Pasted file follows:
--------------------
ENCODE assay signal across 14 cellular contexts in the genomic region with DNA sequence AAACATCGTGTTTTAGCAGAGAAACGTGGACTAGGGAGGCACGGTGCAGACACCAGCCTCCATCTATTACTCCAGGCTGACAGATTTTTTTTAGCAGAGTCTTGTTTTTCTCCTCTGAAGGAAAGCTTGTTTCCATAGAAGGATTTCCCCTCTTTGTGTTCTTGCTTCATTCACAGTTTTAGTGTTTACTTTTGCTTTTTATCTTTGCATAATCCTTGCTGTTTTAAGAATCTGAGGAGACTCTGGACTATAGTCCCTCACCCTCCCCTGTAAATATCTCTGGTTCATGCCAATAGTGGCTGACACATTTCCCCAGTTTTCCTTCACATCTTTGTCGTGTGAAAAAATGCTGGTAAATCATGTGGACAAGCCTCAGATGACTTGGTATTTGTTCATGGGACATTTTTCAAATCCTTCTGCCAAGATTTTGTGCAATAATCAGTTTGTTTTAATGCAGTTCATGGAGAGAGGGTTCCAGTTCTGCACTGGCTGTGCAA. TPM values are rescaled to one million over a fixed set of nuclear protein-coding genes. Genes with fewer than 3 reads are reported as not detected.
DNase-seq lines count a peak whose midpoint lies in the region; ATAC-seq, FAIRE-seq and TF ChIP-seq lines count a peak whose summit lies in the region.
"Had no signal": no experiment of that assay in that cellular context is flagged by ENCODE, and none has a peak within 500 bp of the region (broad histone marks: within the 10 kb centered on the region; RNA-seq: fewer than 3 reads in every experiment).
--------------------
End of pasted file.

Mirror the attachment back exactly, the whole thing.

ENCODE assay signal across 14 cellular contexts in the genomic region with DNA sequence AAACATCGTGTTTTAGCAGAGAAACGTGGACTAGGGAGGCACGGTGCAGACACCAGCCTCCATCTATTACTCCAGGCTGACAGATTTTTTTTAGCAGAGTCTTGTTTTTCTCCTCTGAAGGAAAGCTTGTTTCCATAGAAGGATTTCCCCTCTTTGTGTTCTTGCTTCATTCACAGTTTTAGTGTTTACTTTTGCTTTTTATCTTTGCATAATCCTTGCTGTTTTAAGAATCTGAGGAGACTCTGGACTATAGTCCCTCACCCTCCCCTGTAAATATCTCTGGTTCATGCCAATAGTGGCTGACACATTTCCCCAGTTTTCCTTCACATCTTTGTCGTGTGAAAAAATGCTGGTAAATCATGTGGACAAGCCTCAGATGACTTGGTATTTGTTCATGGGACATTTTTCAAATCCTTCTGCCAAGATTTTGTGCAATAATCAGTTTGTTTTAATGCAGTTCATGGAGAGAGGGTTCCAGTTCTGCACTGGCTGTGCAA. TPM values are rescaled to one million over a fixed set of nuclear protein-coding genes. Genes with fewer than 3 reads are reported as not detected.
DNase-seq lines count a peak whose midpoint lies in the region; ATAC-seq, FAIRE-seq and TF ChIP-seq lines count a peak whose summit lies in the region.
"Had no signal": no experiment of that assay in that cellular context is flagged by ENCODE, and none has a peak within 500 bp of the region (broad histone marks: within the 10 kb centered on the region; RNA-seq: fewer than 3 reads in every experiment).